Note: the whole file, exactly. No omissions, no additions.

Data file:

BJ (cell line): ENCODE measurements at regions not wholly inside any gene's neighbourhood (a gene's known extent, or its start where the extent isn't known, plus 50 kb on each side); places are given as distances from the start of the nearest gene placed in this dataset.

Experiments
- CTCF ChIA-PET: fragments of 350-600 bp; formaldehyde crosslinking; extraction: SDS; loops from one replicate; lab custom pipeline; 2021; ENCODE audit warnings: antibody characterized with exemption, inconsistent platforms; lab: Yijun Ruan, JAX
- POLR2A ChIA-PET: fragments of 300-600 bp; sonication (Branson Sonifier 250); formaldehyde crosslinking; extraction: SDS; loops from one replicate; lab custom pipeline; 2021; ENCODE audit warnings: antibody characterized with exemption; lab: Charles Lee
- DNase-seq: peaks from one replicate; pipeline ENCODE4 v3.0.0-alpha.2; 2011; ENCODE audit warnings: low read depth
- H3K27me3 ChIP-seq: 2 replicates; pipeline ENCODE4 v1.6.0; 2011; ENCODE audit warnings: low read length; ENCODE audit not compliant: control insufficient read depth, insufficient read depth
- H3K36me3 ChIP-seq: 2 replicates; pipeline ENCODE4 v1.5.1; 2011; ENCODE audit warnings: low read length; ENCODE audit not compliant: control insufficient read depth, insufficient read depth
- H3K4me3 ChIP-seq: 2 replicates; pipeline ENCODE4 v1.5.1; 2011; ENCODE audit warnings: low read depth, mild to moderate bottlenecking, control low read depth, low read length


BJ (cell line): ENCODE measurements at regions not wholly inside any gene's neighbourhood (a gene's known extent, or its start where the extent isn't known, plus 50 kb on each side); places are given as distances from the start of the nearest gene placed in this dataset.

Experiments
- CTCF ChIA-PET: fragments of 350-600 bp; formaldehyde crosslinking; extraction: SDS; loops from one replicate; lab custom pipeline; 2021; ENCODE audit warnings: antibody characterized with exemption, inconsistent platforms; lab: Yijun Ruan, JAX
- POLR2A ChIA-PET: fragments of 300-600 bp; sonication (Branson Sonifier 250); formaldehyde crosslinking; extraction: SDS; loops from one replicate; lab custom pipeline; 2021; ENCODE audit warnings: antibody characterized with exemption; lab: Charles Lee
- DNase-seq: peaks from one replicate; pipeline ENCODE4 v3.0.0-alpha.2; 2011; ENCODE audit warnings: low read depth
- H3K27me3 ChIP-seq: 2 replicates; pipeline ENCODE4 v1.6.0; 2011; ENCODE audit warnings: low read length; ENCODE audit not compliant: control insufficient read depth, insufficient read depth
- H3K36me3 ChIP-seq: 2 replicates; pipeline ENCODE4 v1.5.1; 2011; ENCODE audit warnings: low read length; ENCODE audit not compliant: control insufficient read depth, insufficient read depth
- H3K4me3 ChIP-seq: 2 replicates; pipeline ENCODE4 v1.5.1; 2011; ENCODE audit warnings: low read depth, mild to moderate bottlenecking, control low read depth, low read length